Pentecost took place: Where is the fire? Where is the Spirit that should be igniting us?
The latest issue of Time magazine to land in my mailbox is dated June 12, 2017. Exactly one year prior to that date, June 12, 2016, we learned of the massacre of 49 children of God in the Pulse Nightclub in Orlando, Florida. I remember the date of course, but for additional reasons: I was handed the information about the tragedy just minutes before I stepped into the pulpit to deliver the sermon for the 25th and final Province IV Network of AIDS Ministries Annual Retreat at the Kanuga Conference Center. I changed the beginning of what I had planned to preach… we prayed and observed a moment of silence for those murdered in a place where they went to celebrate, not die. The meaning of that horrendous event would continue to sink in as the day progressed.
I scanned that Time magazine to see if there was any mention of the largest mass killing of its kind on the first anniversary of that killing. I found nothing. A year after the murder of 49 innocent people and Time makes no note of it. My most cynical self says that it was because most of those killed were queer and/or people of color. My heart tries not to have such feelings. My brain looks for other explanations. None come to mind.
The bottom of page 9 of the June 12 Time has an article under the heading of “Human Rights” about the purge of gay men in Chechnya. My spine shivers when reading about what has been going on there. I find myself a bit lifted by the offers of asylum to gay men, many of whom are Muslim. The last sentence is the response of the United States government to the issue of asylum here: “The U.S., however, said no visa exists for this kind of ‘humanitarian relief’.”
The response by my own government just plain pisses me off! If it doesn’t invoke the same reaction among all of us, then we clearly are not paying attention. Our government’s response essentially says that queers do not matter enough to be considered for asylum from nations that torture and kill them. What else could “this kind” imply?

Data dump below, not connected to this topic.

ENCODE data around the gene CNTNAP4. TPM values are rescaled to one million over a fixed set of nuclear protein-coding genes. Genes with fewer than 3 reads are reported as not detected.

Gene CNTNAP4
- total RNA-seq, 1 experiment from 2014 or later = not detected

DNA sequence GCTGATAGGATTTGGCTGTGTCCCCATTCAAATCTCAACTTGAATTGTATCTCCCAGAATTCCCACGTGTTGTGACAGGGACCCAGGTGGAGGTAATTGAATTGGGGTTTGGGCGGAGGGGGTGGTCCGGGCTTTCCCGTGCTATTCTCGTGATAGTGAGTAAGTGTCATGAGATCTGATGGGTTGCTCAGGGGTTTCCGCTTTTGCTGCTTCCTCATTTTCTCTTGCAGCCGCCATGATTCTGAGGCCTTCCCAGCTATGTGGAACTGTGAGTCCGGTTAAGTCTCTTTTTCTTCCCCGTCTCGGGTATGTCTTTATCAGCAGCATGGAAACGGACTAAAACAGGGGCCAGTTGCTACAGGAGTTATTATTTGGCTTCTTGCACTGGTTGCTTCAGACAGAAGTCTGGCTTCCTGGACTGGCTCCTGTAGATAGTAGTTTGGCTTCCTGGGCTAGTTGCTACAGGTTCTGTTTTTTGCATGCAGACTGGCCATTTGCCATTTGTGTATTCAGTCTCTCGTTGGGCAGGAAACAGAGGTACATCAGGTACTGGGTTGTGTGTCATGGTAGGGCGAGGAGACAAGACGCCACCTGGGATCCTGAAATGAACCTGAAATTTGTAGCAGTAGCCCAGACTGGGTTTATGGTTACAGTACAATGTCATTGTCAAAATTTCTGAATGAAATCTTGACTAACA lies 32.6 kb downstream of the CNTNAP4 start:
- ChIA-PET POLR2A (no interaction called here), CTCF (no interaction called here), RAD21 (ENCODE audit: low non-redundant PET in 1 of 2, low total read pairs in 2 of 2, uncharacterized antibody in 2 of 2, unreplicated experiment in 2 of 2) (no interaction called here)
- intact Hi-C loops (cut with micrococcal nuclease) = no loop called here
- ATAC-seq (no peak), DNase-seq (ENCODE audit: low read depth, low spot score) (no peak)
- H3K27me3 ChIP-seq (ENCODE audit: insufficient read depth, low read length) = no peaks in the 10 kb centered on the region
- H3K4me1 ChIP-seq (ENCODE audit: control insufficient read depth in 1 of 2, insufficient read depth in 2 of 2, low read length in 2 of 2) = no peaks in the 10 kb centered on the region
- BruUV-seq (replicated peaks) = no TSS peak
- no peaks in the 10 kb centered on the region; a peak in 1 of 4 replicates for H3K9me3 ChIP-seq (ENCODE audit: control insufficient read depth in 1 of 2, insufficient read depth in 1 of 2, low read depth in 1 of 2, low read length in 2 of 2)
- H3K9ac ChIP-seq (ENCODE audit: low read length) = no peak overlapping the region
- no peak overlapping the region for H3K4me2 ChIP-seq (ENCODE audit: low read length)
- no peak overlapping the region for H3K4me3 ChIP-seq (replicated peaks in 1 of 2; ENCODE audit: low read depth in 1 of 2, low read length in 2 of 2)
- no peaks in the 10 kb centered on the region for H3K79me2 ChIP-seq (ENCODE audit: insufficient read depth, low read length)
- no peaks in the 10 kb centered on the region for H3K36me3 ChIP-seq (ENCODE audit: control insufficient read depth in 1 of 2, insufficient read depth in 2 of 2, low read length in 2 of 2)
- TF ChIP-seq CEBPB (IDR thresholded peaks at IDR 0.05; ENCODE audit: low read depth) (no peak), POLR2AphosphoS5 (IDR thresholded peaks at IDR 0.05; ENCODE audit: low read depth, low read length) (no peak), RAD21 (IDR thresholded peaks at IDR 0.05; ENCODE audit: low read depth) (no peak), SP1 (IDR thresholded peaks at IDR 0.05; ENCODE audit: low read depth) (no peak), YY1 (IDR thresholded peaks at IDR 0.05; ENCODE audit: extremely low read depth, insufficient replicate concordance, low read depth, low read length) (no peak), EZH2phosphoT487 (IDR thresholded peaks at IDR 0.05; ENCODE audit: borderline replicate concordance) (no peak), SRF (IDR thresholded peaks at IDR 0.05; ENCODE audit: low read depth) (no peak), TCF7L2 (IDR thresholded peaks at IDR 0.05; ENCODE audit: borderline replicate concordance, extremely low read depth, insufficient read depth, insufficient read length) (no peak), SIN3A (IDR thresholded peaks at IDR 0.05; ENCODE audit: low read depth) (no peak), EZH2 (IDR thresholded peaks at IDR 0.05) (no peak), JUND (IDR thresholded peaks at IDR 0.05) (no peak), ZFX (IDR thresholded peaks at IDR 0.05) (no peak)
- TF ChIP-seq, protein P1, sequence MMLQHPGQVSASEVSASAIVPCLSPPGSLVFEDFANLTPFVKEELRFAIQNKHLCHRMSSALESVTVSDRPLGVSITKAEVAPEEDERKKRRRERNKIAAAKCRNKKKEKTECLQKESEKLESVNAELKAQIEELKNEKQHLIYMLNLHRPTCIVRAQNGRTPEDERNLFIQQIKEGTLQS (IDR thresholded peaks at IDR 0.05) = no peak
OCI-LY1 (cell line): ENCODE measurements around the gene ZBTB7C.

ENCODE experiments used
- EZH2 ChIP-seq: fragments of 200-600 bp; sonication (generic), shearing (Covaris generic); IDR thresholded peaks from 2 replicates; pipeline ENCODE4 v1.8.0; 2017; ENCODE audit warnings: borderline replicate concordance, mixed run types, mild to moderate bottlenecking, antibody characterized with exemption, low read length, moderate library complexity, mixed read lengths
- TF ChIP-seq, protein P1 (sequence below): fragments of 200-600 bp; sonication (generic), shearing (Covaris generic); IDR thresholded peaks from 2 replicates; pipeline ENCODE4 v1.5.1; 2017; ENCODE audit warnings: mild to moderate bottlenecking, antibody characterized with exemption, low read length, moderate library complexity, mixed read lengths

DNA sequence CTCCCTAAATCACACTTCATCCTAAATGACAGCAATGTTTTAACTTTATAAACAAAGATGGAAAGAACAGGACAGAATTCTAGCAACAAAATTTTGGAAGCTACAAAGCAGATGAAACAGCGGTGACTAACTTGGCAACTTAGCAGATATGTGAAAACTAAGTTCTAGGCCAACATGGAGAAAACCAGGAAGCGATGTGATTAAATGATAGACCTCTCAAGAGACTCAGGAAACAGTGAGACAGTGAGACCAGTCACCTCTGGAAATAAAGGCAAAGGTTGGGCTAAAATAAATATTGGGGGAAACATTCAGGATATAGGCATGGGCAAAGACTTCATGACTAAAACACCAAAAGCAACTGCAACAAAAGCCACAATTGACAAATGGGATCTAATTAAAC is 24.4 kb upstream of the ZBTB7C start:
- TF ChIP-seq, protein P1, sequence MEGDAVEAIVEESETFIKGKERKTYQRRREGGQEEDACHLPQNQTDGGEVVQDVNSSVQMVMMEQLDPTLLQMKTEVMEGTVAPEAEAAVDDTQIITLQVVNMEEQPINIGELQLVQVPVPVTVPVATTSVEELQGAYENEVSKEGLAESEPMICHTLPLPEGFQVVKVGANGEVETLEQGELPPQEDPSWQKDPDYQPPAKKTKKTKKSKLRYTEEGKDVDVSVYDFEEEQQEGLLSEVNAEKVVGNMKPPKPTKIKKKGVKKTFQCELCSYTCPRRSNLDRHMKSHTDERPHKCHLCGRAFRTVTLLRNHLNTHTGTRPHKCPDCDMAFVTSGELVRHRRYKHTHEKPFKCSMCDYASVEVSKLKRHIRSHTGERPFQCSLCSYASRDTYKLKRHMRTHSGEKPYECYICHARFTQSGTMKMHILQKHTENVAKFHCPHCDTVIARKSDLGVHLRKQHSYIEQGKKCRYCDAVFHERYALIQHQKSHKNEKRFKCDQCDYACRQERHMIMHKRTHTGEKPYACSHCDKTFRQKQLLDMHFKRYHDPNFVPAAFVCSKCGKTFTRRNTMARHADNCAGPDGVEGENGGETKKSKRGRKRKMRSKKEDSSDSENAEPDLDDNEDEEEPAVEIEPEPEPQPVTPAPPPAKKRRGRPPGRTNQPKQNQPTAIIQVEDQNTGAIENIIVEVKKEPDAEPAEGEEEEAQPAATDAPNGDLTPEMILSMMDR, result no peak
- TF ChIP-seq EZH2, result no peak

I have been beating the same drum for weeks now: Who have you written, called, emailed, texted, tweeted, written to about the things that impact your or someone else’s life in a negative way? As long as we remain silent and complacent and complicit, we risk death… if not of the body, then the spirit and perhaps the soul. Silence equals death. Complacency equals death. Complicity equals death.
If you have taken no action then I invite you to go and stand before a mirror and ask yourself this: Why am I not worth having myself or others strive for justice and peace for me? Why am I not worth having my dignity respected? I would love to be wrong, but taking no action implies to me that we don’t consider ourselves worthy enough even to expect the basic premises of our Baptismal Covenant vows to be applied to us.
My beloved kindred: The Day of Pentecost brought us the flaming fire of the Holy Spirit to build a fire under us and prod us into action. Will we use that gift as a way of proclaiming justice and equality for all? Or will we just hide away somewhere and wring our hands in fear? The 49 who died a year ago deserve better. Can we offer it?
May the Orlando 49 continue to rest in peace. May the memory of their deaths move us to action.
Bruce Garner, President